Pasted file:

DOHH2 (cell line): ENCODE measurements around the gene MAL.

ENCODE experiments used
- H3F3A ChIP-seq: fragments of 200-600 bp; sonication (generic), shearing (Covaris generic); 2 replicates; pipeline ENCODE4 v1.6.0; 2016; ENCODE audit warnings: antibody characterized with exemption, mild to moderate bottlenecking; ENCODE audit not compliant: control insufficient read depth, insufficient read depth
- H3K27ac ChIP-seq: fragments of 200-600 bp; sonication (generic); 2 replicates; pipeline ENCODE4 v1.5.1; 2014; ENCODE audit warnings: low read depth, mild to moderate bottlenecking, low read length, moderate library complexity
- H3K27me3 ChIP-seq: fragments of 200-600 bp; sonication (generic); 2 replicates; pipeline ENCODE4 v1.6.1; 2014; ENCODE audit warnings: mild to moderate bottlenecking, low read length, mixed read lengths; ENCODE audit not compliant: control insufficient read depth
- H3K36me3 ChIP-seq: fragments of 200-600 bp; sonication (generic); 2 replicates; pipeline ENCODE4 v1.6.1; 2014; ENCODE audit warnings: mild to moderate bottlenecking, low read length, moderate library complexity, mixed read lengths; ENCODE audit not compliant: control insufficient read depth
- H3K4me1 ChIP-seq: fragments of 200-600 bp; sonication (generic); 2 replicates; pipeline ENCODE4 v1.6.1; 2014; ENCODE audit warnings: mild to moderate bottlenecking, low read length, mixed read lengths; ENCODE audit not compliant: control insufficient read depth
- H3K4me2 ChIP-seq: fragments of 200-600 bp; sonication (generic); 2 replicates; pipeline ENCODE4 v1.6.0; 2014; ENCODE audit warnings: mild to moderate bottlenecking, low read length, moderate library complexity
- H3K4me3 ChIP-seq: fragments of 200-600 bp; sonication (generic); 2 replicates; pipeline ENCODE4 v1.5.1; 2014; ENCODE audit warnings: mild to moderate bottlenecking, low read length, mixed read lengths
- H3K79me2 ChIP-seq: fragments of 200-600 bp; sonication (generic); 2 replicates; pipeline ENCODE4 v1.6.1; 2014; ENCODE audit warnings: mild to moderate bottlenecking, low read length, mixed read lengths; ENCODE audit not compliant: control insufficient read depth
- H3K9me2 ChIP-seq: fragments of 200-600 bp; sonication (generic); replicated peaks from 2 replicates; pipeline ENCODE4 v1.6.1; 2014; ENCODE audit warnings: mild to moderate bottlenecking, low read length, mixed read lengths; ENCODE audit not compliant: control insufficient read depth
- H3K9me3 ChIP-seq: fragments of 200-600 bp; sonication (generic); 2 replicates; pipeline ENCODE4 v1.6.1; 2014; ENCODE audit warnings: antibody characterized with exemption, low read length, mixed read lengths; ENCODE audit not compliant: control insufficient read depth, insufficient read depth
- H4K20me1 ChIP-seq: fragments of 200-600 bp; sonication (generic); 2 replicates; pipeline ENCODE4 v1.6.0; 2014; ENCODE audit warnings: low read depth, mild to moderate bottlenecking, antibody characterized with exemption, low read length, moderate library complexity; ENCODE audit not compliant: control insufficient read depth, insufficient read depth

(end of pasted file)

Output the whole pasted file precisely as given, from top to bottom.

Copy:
DOHH2 (cell line): ENCODE measurements around the gene MAL.

ENCODE experiments used
- H3F3A ChIP-seq: fragments of 200-600 bp; sonication (generic), shearing (Covaris generic); 2 replicates; pipeline ENCODE4 v1.6.0; 2016; ENCODE audit warnings: antibody characterized with exemption, mild to moderate bottlenecking; ENCODE audit not compliant: control insufficient read depth, insufficient read depth
- H3K27ac ChIP-seq: fragments of 200-600 bp; sonication (generic); 2 replicates; pipeline ENCODE4 v1.5.1; 2014; ENCODE audit warnings: low read depth, mild to moderate bottlenecking, low read length, moderate library complexity
- H3K27me3 ChIP-seq: fragments of 200-600 bp; sonication (generic); 2 replicates; pipeline ENCODE4 v1.6.1; 2014; ENCODE audit warnings: mild to moderate bottlenecking, low read length, mixed read lengths; ENCODE audit not compliant: control insufficient read depth
- H3K36me3 ChIP-seq: fragments of 200-600 bp; sonication (generic); 2 replicates; pipeline ENCODE4 v1.6.1; 2014; ENCODE audit warnings: mild to moderate bottlenecking, low read length, moderate library complexity, mixed read lengths; ENCODE audit not compliant: control insufficient read depth
- H3K4me1 ChIP-seq: fragments of 200-600 bp; sonication (generic); 2 replicates; pipeline ENCODE4 v1.6.1; 2014; ENCODE audit warnings: mild to moderate bottlenecking, low read length, mixed read lengths; ENCODE audit not compliant: control insufficient read depth
- H3K4me2 ChIP-seq: fragments of 200-600 bp; sonication (generic); 2 replicates; pipeline ENCODE4 v1.6.0; 2014; ENCODE audit warnings: mild to moderate bottlenecking, low read length, moderate library complexity
- H3K4me3 ChIP-seq: fragments of 200-600 bp; sonication (generic); 2 replicates; pipeline ENCODE4 v1.5.1; 2014; ENCODE audit warnings: mild to moderate bottlenecking, low read length, mixed read lengths
- H3K79me2 ChIP-seq: fragments of 200-600 bp; sonication (generic); 2 replicates; pipeline ENCODE4 v1.6.1; 2014; ENCODE audit warnings: mild to moderate bottlenecking, low read length, mixed read lengths; ENCODE audit not compliant: control insufficient read depth
- H3K9me2 ChIP-seq: fragments of 200-600 bp; sonication (generic); replicated peaks from 2 replicates; pipeline ENCODE4 v1.6.1; 2014; ENCODE audit warnings: mild to moderate bottlenecking, low read length, mixed read lengths; ENCODE audit not compliant: control insufficient read depth
- H3K9me3 ChIP-seq: fragments of 200-600 bp; sonication (generic); 2 replicates; pipeline ENCODE4 v1.6.1; 2014; ENCODE audit warnings: antibody characterized with exemption, low read length, mixed read lengths; ENCODE audit not compliant: control insufficient read depth, insufficient read depth
- H4K20me1 ChIP-seq: fragments of 200-600 bp; sonication (generic); 2 replicates; pipeline ENCODE4 v1.6.0; 2014; ENCODE audit warnings: low read depth, mild to moderate bottlenecking, antibody characterized with exemption, low read length, moderate library complexity; ENCODE audit not compliant: control insufficient read depth, insufficient read depth